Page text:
Holly surveys the neighborhood from the hilltop, a galaxy of smells.

Week 3: The Snowy Walk

This weekend brought a wintry surprise to the neighborhood landscape.

Glittering ice coated all the trees and a light snow fell. Just enough to create some winter beauty without the hazardous road conditions.  It made for a chilly but beautiful morning walk with Holly. I was very excited for the opportunity to include snow in this week’s collage. I envisioned the collage as a kind of pictorial map of our walking route. I wanted to include a bird’s eye view of the neighborhood, while also offering a more intimate view of our experience together when we stop at her favorite spot, listen to the birds, allow the world to fall away, and watch the woods come alive in the unfolding present. Here is the completed piece:

I was so enthralled with painting the snowy landscape, that I chose to use fewer collage elements this week.  The trees and landscape are all painted with acrylic paint and gel mediums.  I experimented with thick layers of gel, then scraped into the paint with stiff brushes, creating an engraved “drawing” in paint. The houses were again created by using my son’s Lego piece as a stamp.  I used collage elements to populate the landscape with birds and woodland creatures. Many small drawings of mice, squirrels, deer, birds and owls were tucked in among the trees and branches. I also included Holly and myself in the form of a tiny ink drawing that was cut out with a blade and glued onto our special place on the map. Here is a detail of my favorite part:

Sneak preview of Week 4: A special visitor is coming…!

The Morning Walk

Holly: Zen Labradoodle

The Morning Walk is a daily ritual of My Suburban Life.  It may appear that I am just walking my dog, Holly, but the walk is for my benefit as well as hers. Although she is always with me, it is a time when I feel alone with my thoughts. It is my time to worry, complain, plan, and dream. Sometimes I may mull over a difficulty, other times I will reflect on what is good, or plan for what is possible.  It was during one of these walks that the whole idea for this project kept bumping up against my thoughts.  I resisted it for months, but then decided that I either had to stop walking the dog (not an option) or surrender to the idea.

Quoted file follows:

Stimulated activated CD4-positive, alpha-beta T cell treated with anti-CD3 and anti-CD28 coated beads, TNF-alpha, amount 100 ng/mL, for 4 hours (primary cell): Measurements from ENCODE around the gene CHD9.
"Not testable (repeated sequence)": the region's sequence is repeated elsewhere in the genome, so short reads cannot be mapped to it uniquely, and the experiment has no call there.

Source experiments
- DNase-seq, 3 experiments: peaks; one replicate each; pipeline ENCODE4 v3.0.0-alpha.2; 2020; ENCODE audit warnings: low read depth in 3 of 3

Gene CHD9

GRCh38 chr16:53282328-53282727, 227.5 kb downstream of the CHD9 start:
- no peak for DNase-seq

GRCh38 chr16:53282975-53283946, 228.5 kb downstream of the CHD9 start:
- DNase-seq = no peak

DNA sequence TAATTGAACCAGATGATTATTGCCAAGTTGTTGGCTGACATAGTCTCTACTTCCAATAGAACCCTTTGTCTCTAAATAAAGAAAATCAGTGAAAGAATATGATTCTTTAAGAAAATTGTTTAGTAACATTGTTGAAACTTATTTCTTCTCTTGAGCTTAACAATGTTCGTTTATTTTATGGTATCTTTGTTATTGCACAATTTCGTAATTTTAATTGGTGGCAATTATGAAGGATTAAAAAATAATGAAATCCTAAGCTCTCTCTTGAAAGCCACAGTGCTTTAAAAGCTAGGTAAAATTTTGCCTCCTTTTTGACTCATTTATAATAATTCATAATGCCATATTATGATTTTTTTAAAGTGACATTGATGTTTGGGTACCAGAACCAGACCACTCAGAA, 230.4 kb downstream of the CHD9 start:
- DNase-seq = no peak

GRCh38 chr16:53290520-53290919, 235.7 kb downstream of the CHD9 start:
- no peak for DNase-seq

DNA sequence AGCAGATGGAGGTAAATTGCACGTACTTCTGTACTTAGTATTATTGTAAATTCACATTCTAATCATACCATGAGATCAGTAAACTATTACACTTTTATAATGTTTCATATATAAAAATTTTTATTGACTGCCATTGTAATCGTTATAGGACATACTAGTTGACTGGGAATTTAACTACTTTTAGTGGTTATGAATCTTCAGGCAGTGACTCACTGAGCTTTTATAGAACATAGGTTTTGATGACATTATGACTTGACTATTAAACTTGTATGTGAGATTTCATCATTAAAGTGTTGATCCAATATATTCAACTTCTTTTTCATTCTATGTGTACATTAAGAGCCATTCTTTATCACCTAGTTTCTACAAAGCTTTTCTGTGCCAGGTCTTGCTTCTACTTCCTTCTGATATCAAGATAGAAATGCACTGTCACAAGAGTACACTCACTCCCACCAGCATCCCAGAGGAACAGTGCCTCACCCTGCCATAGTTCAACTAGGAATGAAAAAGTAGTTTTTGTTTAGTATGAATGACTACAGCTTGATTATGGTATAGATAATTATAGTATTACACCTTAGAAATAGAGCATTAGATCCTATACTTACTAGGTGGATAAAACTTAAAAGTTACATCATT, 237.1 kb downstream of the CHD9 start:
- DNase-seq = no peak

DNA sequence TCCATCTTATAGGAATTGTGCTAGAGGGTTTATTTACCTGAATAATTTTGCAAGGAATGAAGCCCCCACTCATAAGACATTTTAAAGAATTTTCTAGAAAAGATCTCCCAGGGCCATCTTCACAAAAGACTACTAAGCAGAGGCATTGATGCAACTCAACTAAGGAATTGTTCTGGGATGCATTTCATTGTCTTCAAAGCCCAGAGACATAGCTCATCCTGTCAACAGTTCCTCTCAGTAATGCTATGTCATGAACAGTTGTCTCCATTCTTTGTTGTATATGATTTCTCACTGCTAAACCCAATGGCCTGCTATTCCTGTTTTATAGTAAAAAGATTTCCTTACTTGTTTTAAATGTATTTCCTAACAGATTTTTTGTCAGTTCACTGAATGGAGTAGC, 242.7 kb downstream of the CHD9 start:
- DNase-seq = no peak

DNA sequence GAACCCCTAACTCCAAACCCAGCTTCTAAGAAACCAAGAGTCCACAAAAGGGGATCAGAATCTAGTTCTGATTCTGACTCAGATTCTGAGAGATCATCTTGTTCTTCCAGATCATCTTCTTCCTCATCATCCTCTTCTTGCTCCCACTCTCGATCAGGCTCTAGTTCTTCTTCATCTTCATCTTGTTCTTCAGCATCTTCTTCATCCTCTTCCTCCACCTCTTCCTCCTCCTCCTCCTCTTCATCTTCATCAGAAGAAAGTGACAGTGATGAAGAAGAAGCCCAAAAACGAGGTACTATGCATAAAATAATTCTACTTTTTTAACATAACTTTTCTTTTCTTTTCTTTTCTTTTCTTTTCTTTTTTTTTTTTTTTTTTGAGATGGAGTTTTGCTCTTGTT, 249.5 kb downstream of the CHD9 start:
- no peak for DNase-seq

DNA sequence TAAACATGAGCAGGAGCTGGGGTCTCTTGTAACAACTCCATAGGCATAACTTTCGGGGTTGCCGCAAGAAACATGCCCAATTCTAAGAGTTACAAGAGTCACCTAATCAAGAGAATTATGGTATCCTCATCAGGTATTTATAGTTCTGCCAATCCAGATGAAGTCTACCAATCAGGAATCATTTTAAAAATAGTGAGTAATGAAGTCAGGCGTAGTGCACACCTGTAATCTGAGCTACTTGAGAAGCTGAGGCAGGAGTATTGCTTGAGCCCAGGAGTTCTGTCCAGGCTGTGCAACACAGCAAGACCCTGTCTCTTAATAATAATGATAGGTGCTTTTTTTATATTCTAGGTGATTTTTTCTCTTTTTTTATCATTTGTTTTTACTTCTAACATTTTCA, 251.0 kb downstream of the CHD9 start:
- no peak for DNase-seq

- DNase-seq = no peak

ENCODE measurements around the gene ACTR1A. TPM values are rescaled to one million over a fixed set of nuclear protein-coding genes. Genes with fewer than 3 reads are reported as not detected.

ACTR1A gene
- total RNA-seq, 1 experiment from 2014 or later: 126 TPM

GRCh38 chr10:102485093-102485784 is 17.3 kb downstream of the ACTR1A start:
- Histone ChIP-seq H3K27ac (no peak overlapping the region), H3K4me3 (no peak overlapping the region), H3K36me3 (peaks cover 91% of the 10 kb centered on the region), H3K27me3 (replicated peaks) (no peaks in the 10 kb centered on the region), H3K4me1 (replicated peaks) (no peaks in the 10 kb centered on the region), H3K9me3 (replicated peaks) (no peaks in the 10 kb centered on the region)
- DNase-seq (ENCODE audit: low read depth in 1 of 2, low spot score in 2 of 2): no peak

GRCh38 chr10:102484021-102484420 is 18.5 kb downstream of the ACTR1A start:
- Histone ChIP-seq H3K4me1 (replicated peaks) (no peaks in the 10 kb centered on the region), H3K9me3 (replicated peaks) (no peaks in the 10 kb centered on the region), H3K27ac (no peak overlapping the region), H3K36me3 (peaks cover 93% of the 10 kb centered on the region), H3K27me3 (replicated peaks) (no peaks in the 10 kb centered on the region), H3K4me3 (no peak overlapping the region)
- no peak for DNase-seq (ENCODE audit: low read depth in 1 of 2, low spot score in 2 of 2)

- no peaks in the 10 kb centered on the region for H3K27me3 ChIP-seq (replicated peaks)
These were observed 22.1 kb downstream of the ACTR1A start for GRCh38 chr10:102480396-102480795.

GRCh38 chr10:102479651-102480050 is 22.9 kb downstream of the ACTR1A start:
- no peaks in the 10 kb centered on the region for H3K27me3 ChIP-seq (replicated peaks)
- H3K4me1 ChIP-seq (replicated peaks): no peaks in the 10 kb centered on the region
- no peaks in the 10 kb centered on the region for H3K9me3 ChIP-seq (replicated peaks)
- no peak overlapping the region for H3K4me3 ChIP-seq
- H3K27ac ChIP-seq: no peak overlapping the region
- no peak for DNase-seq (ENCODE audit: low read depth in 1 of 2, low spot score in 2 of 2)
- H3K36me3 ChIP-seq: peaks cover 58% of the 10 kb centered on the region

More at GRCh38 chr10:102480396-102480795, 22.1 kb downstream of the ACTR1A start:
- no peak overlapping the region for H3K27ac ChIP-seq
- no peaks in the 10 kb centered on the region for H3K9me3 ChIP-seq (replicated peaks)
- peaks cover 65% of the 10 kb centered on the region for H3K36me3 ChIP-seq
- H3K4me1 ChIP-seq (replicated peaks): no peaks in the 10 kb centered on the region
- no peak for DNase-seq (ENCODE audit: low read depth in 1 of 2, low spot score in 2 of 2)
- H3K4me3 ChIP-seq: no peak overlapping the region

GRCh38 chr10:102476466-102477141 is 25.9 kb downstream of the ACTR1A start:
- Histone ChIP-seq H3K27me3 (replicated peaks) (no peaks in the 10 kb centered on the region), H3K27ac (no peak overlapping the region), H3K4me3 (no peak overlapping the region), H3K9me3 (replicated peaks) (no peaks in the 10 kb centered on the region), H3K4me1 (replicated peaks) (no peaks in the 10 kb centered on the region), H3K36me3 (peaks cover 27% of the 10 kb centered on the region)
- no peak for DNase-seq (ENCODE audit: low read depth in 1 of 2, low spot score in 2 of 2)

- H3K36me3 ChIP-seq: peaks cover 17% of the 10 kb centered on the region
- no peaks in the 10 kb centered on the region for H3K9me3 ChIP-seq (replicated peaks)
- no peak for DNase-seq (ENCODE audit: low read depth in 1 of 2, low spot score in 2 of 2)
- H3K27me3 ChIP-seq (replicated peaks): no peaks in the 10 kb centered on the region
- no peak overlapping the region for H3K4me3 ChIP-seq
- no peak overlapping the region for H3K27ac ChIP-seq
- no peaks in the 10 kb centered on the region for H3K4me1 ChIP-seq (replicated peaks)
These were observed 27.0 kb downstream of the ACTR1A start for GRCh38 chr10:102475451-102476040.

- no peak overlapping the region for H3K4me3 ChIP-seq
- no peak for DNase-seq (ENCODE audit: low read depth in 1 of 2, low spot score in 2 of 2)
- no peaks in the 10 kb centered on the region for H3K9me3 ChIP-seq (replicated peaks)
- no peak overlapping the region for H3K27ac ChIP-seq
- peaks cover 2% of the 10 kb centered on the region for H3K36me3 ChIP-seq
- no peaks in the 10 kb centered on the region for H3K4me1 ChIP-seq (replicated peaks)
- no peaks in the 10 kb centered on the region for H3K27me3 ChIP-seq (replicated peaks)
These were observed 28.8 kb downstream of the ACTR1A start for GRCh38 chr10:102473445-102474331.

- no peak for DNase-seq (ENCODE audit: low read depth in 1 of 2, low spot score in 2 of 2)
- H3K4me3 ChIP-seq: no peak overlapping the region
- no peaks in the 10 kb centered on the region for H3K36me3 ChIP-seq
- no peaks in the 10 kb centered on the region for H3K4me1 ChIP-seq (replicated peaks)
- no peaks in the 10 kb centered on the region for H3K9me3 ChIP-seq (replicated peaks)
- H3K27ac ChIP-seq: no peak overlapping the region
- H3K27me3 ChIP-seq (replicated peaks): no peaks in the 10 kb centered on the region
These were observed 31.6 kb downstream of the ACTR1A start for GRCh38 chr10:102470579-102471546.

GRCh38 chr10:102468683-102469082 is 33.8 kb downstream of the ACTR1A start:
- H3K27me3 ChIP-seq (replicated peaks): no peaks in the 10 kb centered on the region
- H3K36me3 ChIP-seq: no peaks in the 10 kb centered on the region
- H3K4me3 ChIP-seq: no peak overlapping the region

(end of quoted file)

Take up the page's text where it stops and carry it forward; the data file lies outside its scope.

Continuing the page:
I usually allow my mind to wander through its habitual patterns of re-playing the past or worrying about the future. Sometimes an idea or solution will rise to the top and I take this little gift home and into my day. But I learned that sometimes it is important to let go of the inner dialog, and just experience the walk for what it is– a sensory delight of fresh air, sights, smells and sounds.  It was Holly who taught me this. On work days, I am in somewhat of a hurry, needing to get the walk over with so I can go on to the day’s tasks. My mind churns ahead to my To Do List, and replays the detailed litany of things not to forget. I walk briskly and with an intention on the finish line.

Then Holly stops. I tug on the leash and she does not move.  She is transfixed, staring silently into a grove of trees. Annoyed, I tug again. Finally, I give up and stop to see what she is looking at. The incessant conversation in my head quiets, and suddenly I hear the birds. They are so loud I can’t believe I didn’t notice them before. I peer into the woods and see the subtle movements of the dry leaves in the wind, the sudden flicker of a squirrel’s tail, the patchwork of dark and light shapes among the branches. I smell the dead leaves and the cold air. I notice my breath and the weight of my limbs and remember that I am alive. We walk home and I am grateful for the walk, for Holly, for my life.